Perceptions of and Actions toward Unproductive and Deleterious Faculty

  • Shane Paul Desselle Touro University California
  • David Zgarrick Northeastern University Bouve College of Health Sciences
  • Sujith Ramachandran University of Mississippi School of Pharmacy
Keywords: faculty, deadwood, productivity, collegiality, academic governance


Background: Academic deadwood is a term used to describe certain faculty whose behaviors are counter to the organization’s goals. Little is known about those behaviors and aspects of performance considered most problematic, nor how academic pharmacy is addressing the issue of these faculty.

Objectives:(1) Ascribe the salience of various factors in defining deleterious, or so-called “deadwood” faculty and determine differences in these perceptions according to faculty institution, rank, discipline, years of experience, and other personal and work-related factors; (2) identify perceptions of what is currently done and what should be done in response to these faculty; and (3) discern differences among faculty and administrators in these perceptions.

Methods: The study utilized a web-based survey of U.S. faculty in colleges/schools of pharmacy delivered to a census sample of 3378 members within 2018 AACP list-servs. Items were developed from the literature with the express intent of measuring various aspects of academic deadwood pertaining to the study objectives. Reminders were employed to maximize survey responses. Frequency distributions and chi-square statistics were conducted to describe the data.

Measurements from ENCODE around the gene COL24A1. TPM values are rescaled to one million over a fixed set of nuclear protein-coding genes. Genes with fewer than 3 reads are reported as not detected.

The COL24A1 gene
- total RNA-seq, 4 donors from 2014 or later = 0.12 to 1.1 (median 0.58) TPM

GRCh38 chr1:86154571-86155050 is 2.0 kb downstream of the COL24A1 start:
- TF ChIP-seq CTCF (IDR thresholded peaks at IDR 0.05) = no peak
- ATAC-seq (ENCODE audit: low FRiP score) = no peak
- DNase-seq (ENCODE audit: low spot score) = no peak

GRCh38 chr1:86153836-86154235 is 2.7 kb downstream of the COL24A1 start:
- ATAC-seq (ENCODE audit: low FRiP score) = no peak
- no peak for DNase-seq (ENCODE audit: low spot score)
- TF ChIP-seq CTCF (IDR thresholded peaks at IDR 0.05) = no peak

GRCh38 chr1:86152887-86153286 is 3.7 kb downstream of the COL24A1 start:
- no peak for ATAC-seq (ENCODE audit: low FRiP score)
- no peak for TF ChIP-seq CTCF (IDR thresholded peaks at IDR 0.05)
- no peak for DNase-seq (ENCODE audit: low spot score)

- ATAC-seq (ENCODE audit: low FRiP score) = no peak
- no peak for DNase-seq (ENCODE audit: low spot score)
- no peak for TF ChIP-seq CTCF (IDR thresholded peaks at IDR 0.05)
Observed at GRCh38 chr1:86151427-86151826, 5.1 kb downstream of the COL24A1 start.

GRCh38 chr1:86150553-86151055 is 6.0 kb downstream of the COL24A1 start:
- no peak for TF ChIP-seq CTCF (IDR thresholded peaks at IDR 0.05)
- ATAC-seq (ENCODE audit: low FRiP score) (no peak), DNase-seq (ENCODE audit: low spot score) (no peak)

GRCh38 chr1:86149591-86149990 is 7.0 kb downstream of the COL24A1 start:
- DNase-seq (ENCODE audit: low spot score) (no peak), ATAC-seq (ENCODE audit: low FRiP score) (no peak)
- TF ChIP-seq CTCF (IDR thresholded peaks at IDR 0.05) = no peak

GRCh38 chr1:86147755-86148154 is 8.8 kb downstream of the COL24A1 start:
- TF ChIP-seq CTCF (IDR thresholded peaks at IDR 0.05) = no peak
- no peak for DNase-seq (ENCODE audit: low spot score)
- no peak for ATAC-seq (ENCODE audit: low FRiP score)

Results: The research found poor quality of teaching, poor citizenship behaviors, and lack of scholarly publications to be defining of deadwood. Responding faculty believed that there should be attempts to develop and rejuvenate these faculty, but also disciplinary actions and termination in some cases. The research identified a significant gap between the frequencies of actions currently being taken in response to these faculty versus the frequency with which actions should be taken. While there were differences of opinion in describing and recommending frequency of action in response to these faculty, respondents from different types of institutions and holding different administrative appointments and rank were largely in agreement. 

Conclusions: There was general agreement among faculty in varying positions, including supervisory ones, at different types of institutions on what is currently being done and what should be done in regard to deadwood faculty. The paper discusses implications for communication and academic governance, even within the boundaries of policies, rules, and regulations at the larger, institutional level.


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Received 2021-04-14
Accepted 2021-06-18
Published 2021-06-29